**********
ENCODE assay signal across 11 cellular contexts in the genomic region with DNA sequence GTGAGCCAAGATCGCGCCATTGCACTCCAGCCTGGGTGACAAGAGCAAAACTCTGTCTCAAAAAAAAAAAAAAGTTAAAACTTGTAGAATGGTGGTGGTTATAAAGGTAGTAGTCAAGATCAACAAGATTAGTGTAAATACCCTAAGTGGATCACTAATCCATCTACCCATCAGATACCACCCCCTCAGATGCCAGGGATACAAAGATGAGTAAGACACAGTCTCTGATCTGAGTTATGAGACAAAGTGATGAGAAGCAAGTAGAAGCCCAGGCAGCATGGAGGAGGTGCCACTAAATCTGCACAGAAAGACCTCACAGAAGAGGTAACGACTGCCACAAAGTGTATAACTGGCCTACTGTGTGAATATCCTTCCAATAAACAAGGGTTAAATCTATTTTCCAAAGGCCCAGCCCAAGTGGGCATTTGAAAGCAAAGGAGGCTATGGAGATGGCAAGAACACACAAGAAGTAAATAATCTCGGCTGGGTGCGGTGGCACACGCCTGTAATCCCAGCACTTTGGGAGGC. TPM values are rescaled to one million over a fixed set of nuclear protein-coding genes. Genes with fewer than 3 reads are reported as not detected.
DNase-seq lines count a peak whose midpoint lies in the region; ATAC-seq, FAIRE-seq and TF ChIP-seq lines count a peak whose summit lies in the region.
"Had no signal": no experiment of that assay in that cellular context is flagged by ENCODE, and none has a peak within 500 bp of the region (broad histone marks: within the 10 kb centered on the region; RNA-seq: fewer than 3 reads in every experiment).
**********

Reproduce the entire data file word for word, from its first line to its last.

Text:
ENCODE assay signal across 11 cellular contexts in the genomic region with DNA sequence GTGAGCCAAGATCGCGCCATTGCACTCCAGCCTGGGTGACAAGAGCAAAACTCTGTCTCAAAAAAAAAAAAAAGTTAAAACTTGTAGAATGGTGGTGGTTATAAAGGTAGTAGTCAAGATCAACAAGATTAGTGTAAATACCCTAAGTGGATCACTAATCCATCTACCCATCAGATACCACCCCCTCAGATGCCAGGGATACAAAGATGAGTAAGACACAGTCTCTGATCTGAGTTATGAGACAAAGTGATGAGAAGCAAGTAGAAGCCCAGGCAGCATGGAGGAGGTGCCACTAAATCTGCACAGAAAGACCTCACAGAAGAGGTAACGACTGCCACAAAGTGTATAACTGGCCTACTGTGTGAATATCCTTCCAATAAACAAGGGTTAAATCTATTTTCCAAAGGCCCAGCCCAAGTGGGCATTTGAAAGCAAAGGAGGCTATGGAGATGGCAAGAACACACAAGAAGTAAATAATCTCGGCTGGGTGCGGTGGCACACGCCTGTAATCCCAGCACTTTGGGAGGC. TPM values are rescaled to one million over a fixed set of nuclear protein-coding genes. Genes with fewer than 3 reads are reported as not detected.
DNase-seq lines count a peak whose midpoint lies in the region; ATAC-seq, FAIRE-seq and TF ChIP-seq lines count a peak whose summit lies in the region.
"Had no signal": no experiment of that assay in that cellular context is flagged by ENCODE, and none has a peak within 500 bp of the region (broad histone marks: within the 10 kb centered on the region; RNA-seq: fewer than 3 reads in every experiment).